Mon 9 Dec 2013
by Dinty W. Moore
Flash fiction is wonderful, but it not the only game in town. Flash nonfiction has been gaining in popularity these past few years, thanks in part to the magazine, Brevity, which I founded and still edit, and to the outstanding anthologies edited by Judith Kitchen and Mary Paumier Jones (In Short, In Brief, and Short Takes). If you aren’t familiar with the creative nonfiction genre, short or long, here are some tips to making it work.
Tip #1: Creative Nonfiction is Truth, Artfully Arranged.
The “creative” in creative nonfiction doesn’t mean you make things up. Nonfiction means not fiction: stories constructed from actual events, real people, genuine places, and the author’s authentic thoughts and observations. The creativity comes in the method of storytelling, a careful and skillful application of literary techniques such as scene, detail, point-of-view, metaphor and imagery, showing not telling, and rich language.
What is real, you ask? If you are a philosophy major, we’ll never agree, but for the rest of us, creative nonfiction demands the author’s very best effort to report accurately, remember accurately, and reflect accurately.
Is memory faulty? Yes, science has established that many times over, but as nonfiction writers we do our best, never knowingly mis-shaping or distorting what we know. The nonfiction writer’s pact with the reader is “The truth is elusive, but I’ve done my very best to get it right.”
Tip #2: The Strength is in What You Make of It
The key to powerful creative nonfiction storytelling is not simply “knowing” a good story or having lived one. The key is how you tell it and what meaning or resonance you find in your exploration. Or as Vivian Gornick puts it, “What happened to the writer is not what matters; what matters is the larger sense that the writer is able to make of what happened.”
The creativity comes in how you frame it, what you emphasize, where you let the story speed up and where you let it slow down, the words you choose to create sensory detail – visual images, but also sounds, smells, the texture of the fabric on your grandmother’s scratchy Victorian sofa – also metaphor, diction, voice, characterization. The possibilities are endless, really, just as they are in any art form.
Tip #3: So Much Depends Upon Paying Attention
Many centuries back, only “noteworthy” topics – religion, politics, mortality – were deemed worthy of artistic discussion. But in creative nonfiction, any subject might bear valuable fruit: a confounding childhood memory, the rituals played out at the author’s family dinner table, or the ancient sycamore tree in the park across the street from where the author lives. A subject becomes noteworthy, in other words, because the author takes close notice, and then finds a way to transmit his or her own fascination with the subject to the curious reader.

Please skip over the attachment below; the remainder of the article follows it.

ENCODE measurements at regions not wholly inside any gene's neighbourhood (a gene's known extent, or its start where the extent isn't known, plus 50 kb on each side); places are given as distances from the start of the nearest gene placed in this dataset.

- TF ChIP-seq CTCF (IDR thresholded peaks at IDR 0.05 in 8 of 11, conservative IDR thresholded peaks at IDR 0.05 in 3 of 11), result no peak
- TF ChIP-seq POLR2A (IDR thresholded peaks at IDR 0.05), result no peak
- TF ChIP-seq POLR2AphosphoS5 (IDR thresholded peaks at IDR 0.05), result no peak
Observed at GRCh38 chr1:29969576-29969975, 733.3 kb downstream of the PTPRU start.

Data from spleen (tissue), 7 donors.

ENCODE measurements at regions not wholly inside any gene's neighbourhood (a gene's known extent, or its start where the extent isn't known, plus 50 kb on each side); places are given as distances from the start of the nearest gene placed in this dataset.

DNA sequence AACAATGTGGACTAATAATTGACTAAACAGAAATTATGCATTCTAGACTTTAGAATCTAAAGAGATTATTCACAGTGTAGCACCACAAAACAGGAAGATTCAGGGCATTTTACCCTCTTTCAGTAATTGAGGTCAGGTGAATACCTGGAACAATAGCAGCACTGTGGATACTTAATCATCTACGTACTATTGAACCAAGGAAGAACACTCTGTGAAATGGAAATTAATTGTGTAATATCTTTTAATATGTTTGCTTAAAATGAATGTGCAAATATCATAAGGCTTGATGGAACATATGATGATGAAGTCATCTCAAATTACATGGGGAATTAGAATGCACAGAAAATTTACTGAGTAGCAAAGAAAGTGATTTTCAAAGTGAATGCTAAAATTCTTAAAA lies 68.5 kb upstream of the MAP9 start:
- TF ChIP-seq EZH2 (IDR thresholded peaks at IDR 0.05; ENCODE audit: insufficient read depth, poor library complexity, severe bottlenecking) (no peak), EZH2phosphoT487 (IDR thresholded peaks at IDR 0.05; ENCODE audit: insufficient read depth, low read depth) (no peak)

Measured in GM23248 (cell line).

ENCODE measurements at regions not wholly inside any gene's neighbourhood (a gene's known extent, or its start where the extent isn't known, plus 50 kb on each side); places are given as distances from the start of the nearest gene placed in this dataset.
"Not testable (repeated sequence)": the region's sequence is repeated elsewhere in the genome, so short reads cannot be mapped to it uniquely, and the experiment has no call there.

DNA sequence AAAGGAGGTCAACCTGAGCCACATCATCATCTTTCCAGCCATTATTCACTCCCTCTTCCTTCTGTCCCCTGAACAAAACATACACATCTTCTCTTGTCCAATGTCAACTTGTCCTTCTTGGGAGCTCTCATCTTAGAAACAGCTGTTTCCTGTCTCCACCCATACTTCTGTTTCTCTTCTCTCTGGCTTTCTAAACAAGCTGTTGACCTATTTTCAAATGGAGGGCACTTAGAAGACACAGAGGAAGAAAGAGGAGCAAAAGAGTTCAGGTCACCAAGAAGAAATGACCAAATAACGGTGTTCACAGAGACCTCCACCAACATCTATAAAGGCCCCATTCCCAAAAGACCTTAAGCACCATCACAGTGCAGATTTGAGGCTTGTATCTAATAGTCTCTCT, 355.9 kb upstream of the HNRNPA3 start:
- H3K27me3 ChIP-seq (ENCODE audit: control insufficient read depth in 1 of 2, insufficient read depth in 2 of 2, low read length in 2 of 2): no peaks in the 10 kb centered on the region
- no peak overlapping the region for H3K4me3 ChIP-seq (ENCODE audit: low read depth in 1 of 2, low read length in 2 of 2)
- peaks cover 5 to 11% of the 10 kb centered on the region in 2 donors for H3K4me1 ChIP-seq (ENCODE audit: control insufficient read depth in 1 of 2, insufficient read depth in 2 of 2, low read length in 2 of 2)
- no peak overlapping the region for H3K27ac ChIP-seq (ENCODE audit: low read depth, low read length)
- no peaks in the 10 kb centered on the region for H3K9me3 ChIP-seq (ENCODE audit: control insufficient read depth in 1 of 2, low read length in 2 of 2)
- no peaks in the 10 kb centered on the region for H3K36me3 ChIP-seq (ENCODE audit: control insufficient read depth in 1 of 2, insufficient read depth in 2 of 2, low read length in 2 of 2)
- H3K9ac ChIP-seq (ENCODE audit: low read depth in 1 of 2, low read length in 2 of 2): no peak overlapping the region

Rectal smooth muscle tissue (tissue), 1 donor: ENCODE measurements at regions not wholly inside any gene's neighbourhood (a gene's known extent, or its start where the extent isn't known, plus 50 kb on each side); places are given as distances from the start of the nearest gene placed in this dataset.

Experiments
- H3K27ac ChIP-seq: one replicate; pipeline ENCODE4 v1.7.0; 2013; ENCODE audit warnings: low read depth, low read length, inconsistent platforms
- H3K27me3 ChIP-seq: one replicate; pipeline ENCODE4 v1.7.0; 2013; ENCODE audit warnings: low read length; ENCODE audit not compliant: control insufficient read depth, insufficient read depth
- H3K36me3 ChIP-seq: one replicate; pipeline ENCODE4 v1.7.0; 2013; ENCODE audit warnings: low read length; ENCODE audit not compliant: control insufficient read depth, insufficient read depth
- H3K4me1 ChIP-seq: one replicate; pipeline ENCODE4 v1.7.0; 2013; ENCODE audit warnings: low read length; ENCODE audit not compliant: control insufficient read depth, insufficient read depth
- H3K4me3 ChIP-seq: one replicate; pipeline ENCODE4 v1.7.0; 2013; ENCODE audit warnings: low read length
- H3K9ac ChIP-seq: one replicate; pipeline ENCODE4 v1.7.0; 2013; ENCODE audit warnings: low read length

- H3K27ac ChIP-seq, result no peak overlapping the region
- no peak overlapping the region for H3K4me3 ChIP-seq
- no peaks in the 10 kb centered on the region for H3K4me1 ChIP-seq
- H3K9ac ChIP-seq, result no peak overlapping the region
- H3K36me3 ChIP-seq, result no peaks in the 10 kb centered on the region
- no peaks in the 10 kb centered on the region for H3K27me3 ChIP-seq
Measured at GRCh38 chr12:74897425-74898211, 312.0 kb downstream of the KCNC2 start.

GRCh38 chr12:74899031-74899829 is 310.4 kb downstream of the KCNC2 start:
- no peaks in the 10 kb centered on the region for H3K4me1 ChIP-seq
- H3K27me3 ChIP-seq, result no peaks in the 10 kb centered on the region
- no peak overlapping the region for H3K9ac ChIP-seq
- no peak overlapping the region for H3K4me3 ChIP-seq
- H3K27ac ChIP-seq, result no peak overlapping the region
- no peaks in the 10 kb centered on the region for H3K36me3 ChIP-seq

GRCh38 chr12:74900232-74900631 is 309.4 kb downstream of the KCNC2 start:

Tip #4: You Matter
Unlike business writing or traditional journalism, a writer of creative nonfiction is not asked to be invisible. In fact, the personality of the writer, the idiosyncracies of the writer, the unique point-of-view through which the writer views her world, are essential. If you want to know what this means, drop everything and go read Joan Didion.
Tip # 5: Always Ask Questions
The fuel for creative nonfiction is curiosity and uncertainty. If you know the answer, or want to merely tell the reader what to think, write political slogans or op-ed pieces. But if you want to write creative nonfiction, find the subject that you are least sure about, the memory that confounds you, the family story that twenty years later still won’t settle comfortably into place. If you aren’t sure what you think about a subject, yet it gnaws away at you at 3 a.m., frightens you a little, seems neither safe nor polite, that’s exactly the subject you should be writing.
Dinty W. Moore is author of the memoir Between Panic & Desire, winner of the Grub Street Nonfiction Book Prize in 2009, as well as The Rose Metal Press Field Guide to Writing Flash Nonfiction: Advice and Essential Exercises from Respected Writers, Editors, and Teachers.